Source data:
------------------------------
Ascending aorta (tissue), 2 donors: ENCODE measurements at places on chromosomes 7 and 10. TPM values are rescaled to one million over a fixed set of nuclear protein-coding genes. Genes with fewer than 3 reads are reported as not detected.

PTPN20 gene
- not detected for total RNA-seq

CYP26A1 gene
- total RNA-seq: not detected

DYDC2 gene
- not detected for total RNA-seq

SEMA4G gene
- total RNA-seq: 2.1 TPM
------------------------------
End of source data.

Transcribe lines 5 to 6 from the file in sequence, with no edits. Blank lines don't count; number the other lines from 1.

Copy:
- total RNA-seq: not detected

DYDC2 gene